That's just ridiculous. And it causes needless guilt. I say better to be open about these things and teach young people to submit their desires to God and handle them properly.

  16. Gina--

    It's great to use all those life experiences as teaching ones. I think that's what God was meaning in Deuteronomy 6:7. How often do we, as parents, not take those opportunities?

    And I'll chime in and say I don't believe the love of a good woman has to power to change any man. In fact, without God working in a man's life, whatever negative character traits a man has are likely to get worse after marriage, since he no longer feels he has to be on his best behavior to win a mate.

  17. I love books that leave me thinking, too. Dina's book definitely did that for me. It was also one I was sad to finish. But, Dina probably could have doubled the pages and I still would have been sad for it to end. That's how wonderful, inspiring, and thought-provoking it is.

    I love the quote, Barb. I don't have daughters, but I hope I taught my son to be that kind of man. He's a good, compassionate and caring person. I just sent him my nook, since he's currently sitting in a wheelchair bored out of his mind. I did not delete any books, so I'm hoping he discovers all the wonderful books of Christian fiction on there - Dina's included. :)

  18. DeAnna-

    LOVE this: "And it's true, too, about that fine line between protecting our children and preparing them."

    Interesting discussion. And interesting point that Dina made about the purity movement. I think the message of purity is a good one. And there are a lot of parents that are doing it right, for sure.

    But I can see where it might dump a load of guilt on a young person who doesn't understand where these new thoughts and emotions are coming from. We need to explain those things to them too.

  19. You know, I wonder if people realize it's actually a 125,000 word novel. The print version came out at only 300 pages due to small margins and smart layout. But it really is a long book for CBA.

    That would be too funny if your son read my book, Suzie. A few guys have, and there was enough universal appeal in there that they did enjoy it.

  20. Suzie--

    Yes, when that quote circulated on Facebook, I knew it was a keeper. I guess I can relate more to teaching our daughters since I have no sons.

    But sounds like you've done a great job.

  21. You know, Barbara, the best way I've heard it described is if you think what it would be like if your ten-year-old asked to drive the car.

    Well, um, no. No rational person would think that's a good idea.

    But that no doesn't mean never.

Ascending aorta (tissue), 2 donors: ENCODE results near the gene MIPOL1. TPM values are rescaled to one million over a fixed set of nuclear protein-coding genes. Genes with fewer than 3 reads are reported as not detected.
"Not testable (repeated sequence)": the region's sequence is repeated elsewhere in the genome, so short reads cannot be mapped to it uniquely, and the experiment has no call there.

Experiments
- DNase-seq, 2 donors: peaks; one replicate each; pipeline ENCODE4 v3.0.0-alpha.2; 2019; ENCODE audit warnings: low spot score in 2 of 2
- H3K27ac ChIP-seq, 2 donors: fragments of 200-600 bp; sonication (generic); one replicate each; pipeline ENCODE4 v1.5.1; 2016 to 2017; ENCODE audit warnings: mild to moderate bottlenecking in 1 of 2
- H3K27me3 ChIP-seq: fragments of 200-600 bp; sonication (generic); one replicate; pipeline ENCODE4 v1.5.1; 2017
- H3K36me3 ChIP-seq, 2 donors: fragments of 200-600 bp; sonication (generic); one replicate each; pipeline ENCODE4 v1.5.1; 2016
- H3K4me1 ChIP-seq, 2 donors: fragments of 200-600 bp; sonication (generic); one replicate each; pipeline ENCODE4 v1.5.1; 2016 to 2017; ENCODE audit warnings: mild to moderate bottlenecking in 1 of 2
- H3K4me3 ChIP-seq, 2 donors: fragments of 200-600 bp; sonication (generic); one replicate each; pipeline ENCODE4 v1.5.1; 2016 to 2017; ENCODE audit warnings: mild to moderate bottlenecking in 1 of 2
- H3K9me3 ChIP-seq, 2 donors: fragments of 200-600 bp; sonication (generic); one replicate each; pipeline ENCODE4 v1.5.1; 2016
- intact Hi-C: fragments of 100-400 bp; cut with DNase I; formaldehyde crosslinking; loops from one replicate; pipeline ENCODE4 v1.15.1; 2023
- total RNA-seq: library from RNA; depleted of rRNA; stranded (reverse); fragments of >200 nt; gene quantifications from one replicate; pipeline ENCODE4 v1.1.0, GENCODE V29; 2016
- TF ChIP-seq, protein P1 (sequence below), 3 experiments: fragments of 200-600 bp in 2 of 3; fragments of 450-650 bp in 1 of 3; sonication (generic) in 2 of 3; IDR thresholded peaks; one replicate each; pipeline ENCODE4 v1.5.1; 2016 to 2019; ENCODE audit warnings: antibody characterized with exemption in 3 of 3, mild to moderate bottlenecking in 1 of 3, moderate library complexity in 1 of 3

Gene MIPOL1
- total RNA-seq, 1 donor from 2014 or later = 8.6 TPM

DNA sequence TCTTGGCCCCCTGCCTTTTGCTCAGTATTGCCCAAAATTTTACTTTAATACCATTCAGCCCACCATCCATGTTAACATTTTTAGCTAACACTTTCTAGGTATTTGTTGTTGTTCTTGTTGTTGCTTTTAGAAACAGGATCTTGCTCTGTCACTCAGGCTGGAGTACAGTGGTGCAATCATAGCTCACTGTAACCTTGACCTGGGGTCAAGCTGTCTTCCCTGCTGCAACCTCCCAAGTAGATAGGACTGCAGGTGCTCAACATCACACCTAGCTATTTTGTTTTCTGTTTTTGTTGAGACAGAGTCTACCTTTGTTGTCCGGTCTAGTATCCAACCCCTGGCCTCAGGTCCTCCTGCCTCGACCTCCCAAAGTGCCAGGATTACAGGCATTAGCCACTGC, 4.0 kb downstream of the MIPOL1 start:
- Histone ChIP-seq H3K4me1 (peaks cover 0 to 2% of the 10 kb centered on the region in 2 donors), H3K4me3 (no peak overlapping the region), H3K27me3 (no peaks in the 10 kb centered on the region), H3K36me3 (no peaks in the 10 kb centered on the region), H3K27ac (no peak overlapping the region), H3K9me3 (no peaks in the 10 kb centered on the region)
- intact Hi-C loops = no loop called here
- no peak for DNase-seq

WHEN that child is mature enough, emotionally, mentally and physically, and when he has A LICENSE (ahem), then it's perfectly right for him to drive.

    'Nuff sed.

  22. Fabulous post, Barb. I agreed with you all the way!

    I'm like you, and I read a lot of books before I let my daughter read them. That way I can say no (it's only happened a few times) or we can discuss them while she's reading. I find it works pretty well for us. I also watched Twilight etc with her, and we've had a lot of good discussions.

    Great line DeAnna about preparing and protecting your kids. It's a tough line to balance sometimes!

    I liked the anonymous quote, too.

    Dina, I pray Dandy's story not only entertains women of all ages, but helps them make careful choices.

  23. Susanne--

    Let me add a hearty amen to that prayer.

  24. Believe it or not, I let my daughter read Dandelion when she was eleven. I know some of it went over her head at the time, but she was so excited to read my first book.

  25. My mom's advice was:
    - watch out for the quiet ones
    - handsome men are full of themselves

    Now I have to admit that all 3 of her husbands were/are handsome men, but none of them are/were quiet. I didn't take her advice. I married a very quiet and handsome man (just don't look at his nose in profile).

    But I can honestly say the best advice I received was when I was 12 and read an article in True Story called, You Try on a Man Like You Try on a Dress. This shocking article had a profound effect on my innocent virture because it advised seeing what a man was like in bed before actually marrying him. It said men are different creatures in bed and where they seem like gentlemen in normal situations, some turn into brute beasts in a sexual situation. Some turn violent. And some are selfish and uncaring of a woman's needs.

    Now while this article went against all my morals, I could also see the truth in it. Like Barb's post here, there are all kinds of men out there and they all react differently in high emotional situations.

    The key is praying for guidance and then listening for God's voice to lead you to the right man He's picked out just for you. Many women pray and then marry without hearing God's confirmation and then wonder why the marriage didn't work.

    God gave us a variety to choose from, but He also gave us the wisdom to make the right choice. That's not to say we or our spouses won't change. But picking God's choice is our first step. The next step is working hard to keep him.

    Speaking from experience,


  26. The article you mentioned sounds very interesting and true, other than the trying men on for size thing. I think that's why we need so much more discussion and transparency about sex in the church than we currently have. Mature men of God should be discipling young husbands in this area.